How do you account for President Reagan's appointment of Mr. Kissinger - after expressing so much opposition to Kissinger during the 1980 campaign?
(Carter laughs.) Well, you have to change your attitude toward people after the election is over.
Did you rely on Kissinger at all?
I consulted with him quite often, particularly on the Mideast and SALT (Strategic Arms Limitation Talks). I kept Kissinger fully informed, personally, and (Carter national security adviser Zbigniew) Brzezinski, (Secretary of State Cyrus) Vance, and I would meet with Kissinger periodically to go over all the details of Mideast negotiations and SALT.
The prediction is that Kissinger's attitude (on Central America) is substantially compatible with that of President Reagan. It is highly unlikely that the Kissinger commission would recommend something that was contrary to what President Reagan's policies already are. . . .
How would you assess the President's foreign policy, across the board?
I'm thankful that there's been substantial flexibility in, and moderation of, President Reagan's original policy. As you know, President Reagan has opposed, sometimes quite emphatically, the existing nuclear arms agreements: Vladivostok, SALT I, ABM, SALT II, limited test-ban treaty. He's been opposed to all those agreements.
And his basic presumption at the beginning, and even during the campaign, was that the Soviets did not want peace, the Soviets would not negotiate in good faith, and if they went through with an agreement, they would not honor it - and that there was an inherent inner rottenness in the Soviet system that was bound to self-destruct.
Well, with that presumption I don't think he had an inclination to enter nuclear-arms talks until there was such a furor raised in Europe because of some of the statements the President and (a former secretary of state) General (Alexander M.) Haig made, concerning limited nuclear war in the European theater , the firing of a nuclear ''warning shot,'' things of that kind. Hundreds of people took to the streets. And, partially to assuage that uproar, the nuclear talks were begun.
Do you see any change in public attitudes toward the possible use of nuclear weapons?
There was an unshakable presumption that our country was in the forefront of nuclear-arms reduction and the obstacle, if there was one, was in the Kremlin. But a couple of years ago that presumption was shaken. And now there is a doubt among many European leaders - and certainly among the populace of Europe - as to who is responsible for the delay in nuclear-arms control talks.
I share that confusion. I don't know whether the Soviet Union or the US is trying to negotiate in good faith toward an agreement. Most of the points being made from the US and the Soviet Union are for propaganda purposes. . . .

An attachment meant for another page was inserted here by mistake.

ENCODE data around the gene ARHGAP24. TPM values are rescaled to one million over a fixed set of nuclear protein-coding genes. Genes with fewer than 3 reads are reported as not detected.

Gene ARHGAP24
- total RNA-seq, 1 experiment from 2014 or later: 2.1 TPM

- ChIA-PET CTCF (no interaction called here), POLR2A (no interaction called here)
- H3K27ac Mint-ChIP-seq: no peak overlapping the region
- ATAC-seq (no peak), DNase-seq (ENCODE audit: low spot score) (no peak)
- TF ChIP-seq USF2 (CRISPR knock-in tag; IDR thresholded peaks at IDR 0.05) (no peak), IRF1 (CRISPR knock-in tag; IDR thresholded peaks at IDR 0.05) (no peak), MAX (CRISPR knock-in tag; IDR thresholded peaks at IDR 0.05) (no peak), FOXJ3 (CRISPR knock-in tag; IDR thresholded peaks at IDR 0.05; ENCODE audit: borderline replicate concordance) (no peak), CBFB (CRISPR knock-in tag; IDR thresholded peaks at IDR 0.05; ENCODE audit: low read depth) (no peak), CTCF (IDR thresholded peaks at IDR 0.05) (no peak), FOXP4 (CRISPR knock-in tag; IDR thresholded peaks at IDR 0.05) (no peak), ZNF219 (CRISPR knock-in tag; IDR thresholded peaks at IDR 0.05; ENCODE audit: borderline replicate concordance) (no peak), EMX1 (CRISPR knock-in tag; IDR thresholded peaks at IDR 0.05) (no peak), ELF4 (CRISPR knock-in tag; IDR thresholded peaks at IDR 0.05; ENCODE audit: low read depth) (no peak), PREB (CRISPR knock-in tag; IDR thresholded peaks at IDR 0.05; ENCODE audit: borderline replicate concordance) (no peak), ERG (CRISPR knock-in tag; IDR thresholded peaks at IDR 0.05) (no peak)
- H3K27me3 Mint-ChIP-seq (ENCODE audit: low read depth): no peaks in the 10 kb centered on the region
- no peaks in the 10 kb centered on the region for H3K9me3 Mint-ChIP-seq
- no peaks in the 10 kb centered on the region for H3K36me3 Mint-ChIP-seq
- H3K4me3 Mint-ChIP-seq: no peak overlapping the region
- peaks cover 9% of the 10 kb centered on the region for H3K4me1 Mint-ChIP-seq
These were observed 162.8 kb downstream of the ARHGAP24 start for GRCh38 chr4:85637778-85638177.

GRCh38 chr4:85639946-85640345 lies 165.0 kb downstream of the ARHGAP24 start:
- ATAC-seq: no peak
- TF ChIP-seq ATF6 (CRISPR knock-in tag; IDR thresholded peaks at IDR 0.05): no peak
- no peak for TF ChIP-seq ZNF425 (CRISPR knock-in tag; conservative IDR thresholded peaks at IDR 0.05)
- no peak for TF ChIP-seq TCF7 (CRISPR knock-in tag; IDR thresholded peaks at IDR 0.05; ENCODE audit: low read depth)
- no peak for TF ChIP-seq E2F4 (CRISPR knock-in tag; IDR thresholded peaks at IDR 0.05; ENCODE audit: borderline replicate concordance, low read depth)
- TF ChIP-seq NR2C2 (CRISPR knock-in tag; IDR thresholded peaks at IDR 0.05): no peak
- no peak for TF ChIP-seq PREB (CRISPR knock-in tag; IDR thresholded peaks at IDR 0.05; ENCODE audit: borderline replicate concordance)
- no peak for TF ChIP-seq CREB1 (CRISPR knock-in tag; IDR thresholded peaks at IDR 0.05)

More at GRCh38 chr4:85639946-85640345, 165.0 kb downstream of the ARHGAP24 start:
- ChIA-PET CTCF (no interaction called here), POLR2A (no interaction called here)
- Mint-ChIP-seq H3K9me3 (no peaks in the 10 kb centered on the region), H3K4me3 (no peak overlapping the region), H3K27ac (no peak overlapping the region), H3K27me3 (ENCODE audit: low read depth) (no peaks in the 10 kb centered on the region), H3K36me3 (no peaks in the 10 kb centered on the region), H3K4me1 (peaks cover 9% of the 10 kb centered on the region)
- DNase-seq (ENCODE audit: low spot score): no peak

Do you see moderation elsewhere in Reagan foreign policy?
In the Mideast he certainly was not supportive, in the beginning, of the Camp David accords as the basis for any further progress. He paid no attention to it until September of 1982. At that time he made his statement which I felt was completely compatible with Camp David.
There was kind of an 18-month hiatus there when there was little attention paid to the Mideast. . . .
How do you account for this moderation of Reagan's views - a learning on the job, perhaps?
Partially. And it wasn't just toward what I had done, but it was toward what Ford and Nixon and others had done. . . .
But, again, how do you account for this change in Reagan's positions? Learning on the job?
Yes, with experience. Some of those changes were inevitable.
The President has now said there is a likelihood of a summit meeting with Soviet Premier Yuri Andropov next year. Do you favor such a meeting?
I would like to see it happen. And I think it would be very good for both countries if this would take place. However, I doubt that it will take place because the Soviets have never been willing to have a summit conference unless the results of the conference were fairly well preordained. They don't like to have an unsuccessful summit. . . .
I could never prevail on Brezhnev to have any sort of summit meeting until either all of the SALT II issues had been resolved or until Brezhnev had decided , within the Politburo advisory council, that they would accept the American position.
So I don't believe in the next year, with the presidential election and everything else going on, there is likely to be a situation where there can be a presupposition of agreement on major issues between the two leaders. I hope I'm wrong. I would like to see a summit. Carter style vs. Reagan style
When the conversation got around to the challenges of the American presidency , the first question was: ''Is the job just too big for one person to handle?''
Mr. Carter said there was nothing ''over-onerous'' about the job, ''as long as the person in the White House relies on good advice, has a broad-based Cabinet with extensive and diverse experience, works harmoniously with the members of Congress on matters of crucial importance, and keeps the public informed.''